His compassion, and our terror of his choice,
Brought each of us both glad and mad to walk
Beside him in the hills after sundown.
He spoke of birds, of children, long
And rubbing tribulation without song
For the indigent and crippled of this town.
Ventriloquist and strolling mage, from us,
Respectable citizens, he took
The hearts and swashed them in an upland brook,
Calling them his, all men’s, anonymous.
. . He gained a certain notoriety;
The magical outcome of such love
The State saw it could not at all approve
And sought to learn where when that man would be.
The people he had entertained stood by,
I was among them, but one whom
He harboured kissed him for the coppers’ doom,
Repenting later most bitterly.
They ran him down and drove him up the hill.
He who had lifted but hearts stood
With thieves, performing still what tricks he could
For men to come, rapt in compassion still.
Great nonsense has been spoken of that time.
But I can tell you I saw then
A terrible darkness on the face of men,
His last astonishment; and now that I’m
Old I behold it as a young man yet.
None of us now knows what it means,
But to this day our loves and disciplines
Worry themselves there. We do not forget.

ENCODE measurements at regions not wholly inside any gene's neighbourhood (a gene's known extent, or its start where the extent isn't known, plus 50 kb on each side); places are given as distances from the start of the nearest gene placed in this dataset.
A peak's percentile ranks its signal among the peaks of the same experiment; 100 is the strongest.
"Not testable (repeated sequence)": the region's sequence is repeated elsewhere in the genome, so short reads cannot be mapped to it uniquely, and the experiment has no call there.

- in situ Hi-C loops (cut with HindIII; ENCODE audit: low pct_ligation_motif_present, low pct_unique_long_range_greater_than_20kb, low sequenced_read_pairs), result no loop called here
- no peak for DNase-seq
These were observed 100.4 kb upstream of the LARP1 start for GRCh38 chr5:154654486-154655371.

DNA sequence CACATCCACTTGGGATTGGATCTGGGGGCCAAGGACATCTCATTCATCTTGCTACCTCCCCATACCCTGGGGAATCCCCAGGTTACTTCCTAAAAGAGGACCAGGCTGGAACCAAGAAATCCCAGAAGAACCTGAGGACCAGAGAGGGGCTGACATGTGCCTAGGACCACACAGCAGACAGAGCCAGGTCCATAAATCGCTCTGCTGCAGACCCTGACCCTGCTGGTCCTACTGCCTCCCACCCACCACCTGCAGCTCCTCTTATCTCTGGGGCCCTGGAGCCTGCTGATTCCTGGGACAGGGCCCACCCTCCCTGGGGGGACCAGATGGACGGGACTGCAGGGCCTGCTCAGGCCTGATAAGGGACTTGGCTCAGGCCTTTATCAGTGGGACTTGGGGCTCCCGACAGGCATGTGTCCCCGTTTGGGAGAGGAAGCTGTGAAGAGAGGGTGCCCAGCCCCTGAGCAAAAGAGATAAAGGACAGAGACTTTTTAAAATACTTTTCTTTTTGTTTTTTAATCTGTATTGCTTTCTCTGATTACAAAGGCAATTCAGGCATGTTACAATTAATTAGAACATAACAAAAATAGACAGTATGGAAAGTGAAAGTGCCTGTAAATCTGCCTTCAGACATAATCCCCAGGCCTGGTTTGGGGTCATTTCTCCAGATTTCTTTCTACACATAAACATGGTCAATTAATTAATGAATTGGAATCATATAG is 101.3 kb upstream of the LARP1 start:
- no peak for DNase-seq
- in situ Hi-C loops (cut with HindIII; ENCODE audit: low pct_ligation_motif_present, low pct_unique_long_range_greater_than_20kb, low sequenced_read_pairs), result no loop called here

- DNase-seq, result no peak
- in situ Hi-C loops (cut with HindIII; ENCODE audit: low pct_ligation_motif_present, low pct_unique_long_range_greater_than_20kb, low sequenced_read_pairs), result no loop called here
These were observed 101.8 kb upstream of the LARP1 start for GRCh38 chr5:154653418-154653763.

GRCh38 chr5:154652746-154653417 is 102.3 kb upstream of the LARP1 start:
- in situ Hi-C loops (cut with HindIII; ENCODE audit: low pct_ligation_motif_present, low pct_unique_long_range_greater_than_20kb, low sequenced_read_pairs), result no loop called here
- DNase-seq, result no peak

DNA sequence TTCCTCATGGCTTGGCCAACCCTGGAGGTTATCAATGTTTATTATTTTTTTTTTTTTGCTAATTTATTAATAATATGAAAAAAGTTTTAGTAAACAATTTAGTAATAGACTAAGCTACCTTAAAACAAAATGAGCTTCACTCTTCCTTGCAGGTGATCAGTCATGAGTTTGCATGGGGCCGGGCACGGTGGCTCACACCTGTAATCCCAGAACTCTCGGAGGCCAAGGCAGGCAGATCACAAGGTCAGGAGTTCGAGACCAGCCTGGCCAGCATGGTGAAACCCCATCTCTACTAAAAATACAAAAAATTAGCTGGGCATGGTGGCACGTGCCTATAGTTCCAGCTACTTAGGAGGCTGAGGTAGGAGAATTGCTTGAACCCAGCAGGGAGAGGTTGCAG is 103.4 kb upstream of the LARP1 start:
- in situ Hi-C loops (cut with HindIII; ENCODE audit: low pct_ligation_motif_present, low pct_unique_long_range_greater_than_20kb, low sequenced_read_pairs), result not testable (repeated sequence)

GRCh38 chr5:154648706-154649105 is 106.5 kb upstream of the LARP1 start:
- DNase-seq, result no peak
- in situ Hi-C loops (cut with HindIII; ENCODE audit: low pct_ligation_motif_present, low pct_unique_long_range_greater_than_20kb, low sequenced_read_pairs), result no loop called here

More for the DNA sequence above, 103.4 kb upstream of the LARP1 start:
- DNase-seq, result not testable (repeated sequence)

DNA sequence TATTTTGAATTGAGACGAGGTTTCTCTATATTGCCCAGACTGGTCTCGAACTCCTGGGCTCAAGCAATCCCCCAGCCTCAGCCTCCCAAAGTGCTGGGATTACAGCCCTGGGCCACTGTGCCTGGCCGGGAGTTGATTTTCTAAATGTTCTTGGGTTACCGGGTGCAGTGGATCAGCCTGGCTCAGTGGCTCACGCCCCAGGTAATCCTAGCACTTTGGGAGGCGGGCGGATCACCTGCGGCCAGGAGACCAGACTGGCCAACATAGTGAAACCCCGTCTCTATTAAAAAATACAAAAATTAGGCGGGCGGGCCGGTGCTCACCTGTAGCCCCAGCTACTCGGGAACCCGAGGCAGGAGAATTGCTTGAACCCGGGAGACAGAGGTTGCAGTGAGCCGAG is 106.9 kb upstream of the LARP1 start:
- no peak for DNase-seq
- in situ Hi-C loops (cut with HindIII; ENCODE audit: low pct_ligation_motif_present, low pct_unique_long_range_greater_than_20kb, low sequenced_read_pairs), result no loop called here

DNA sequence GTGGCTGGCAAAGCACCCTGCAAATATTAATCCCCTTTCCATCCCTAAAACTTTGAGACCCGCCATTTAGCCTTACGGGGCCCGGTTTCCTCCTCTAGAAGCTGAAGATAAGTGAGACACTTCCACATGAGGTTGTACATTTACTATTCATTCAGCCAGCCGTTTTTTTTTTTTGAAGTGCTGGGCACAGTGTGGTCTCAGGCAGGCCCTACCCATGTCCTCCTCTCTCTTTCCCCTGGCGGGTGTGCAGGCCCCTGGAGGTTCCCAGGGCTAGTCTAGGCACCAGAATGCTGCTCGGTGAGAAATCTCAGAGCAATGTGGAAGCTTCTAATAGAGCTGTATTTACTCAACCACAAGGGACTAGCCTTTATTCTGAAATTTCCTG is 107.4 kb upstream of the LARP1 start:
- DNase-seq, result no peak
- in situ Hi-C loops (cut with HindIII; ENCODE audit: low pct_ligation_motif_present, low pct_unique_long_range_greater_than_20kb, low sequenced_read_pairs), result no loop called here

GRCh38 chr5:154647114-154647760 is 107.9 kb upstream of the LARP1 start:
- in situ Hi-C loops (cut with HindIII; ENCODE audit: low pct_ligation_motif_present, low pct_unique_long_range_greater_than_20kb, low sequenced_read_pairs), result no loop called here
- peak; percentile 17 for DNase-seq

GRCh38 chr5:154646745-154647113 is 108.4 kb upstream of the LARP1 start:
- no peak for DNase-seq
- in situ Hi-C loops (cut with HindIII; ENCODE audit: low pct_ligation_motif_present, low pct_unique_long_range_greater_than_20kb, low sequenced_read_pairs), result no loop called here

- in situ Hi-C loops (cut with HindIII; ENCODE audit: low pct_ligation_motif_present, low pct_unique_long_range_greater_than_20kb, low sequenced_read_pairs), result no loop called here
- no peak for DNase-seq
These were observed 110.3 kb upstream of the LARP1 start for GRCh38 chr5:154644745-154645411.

A Point of Age, Part I
At twenty-five a man is on his way.
The desolate childhood smokes on the dead hill,
My adolescent brothels are shut down
For industry has moved out of that town;
Only the time-dishonoured beggars and
The flat policemen, victims, I see still.
Twenty-five is a time to move away.
The travelling hands upon the tower call,
The clock-face telescopes a long desire:
Out of the city as the autos stream
I watch, I whisper, Is it time . . time?
Fog is enveloping the bridges, lodgers
Shoulder and fist each other in the mire
Where later, leaves, untidy lives will fall.
Companions, travellers, by luck, by fault
Whose none can ever decide, friends I had
Have frozen back or slipt ahead or let
Landscape juggle their destinations, slut
Solace and drink drown the degraded eye.
The fog is settling and the night falls, sad,
Across the forward shadows where friends halt.
Images are the mind’s life, and they change.
How to arrange it—what can one afford
When ghosts and goods tether the twitching will
Where it has stood content and would stand still
If time’s map bore the brat of time intact?
Odysseys I examine, bed on a board,
Heartbreak familiar as the heart is strange.
In the city of the stranger I discovered
Strike and corruption: cars reared on the bench
To horn their justice at the citizen’s head
And hallow the citizen deaf, half-dead.
The quiet man from his own window saw
Insane wind take the ash, his favourite branch
Wrench, crack; the hawk came down, the raven hovered.
Slow spent stars wheel and dwindle where I fell.
Physicians are a constellation where
The blown brain sits a fascist to the heart.
Late, it is late, and it is time to start.
Sanction the civic woe, deal with your dear,
Convince the stranger: none of us is well.
We must travel in the direction of our fear.
Copyright © 2014 by Kathleen Berryman Donahue
Introduction and selection copyright © 2014 by Daniel Swift
Excerpted from Heart Is Strange by John Berryman, Daniel Swift. Copyright © 2015 John Berryman. Excerpted by permission of Farrar, Straus and Giroux.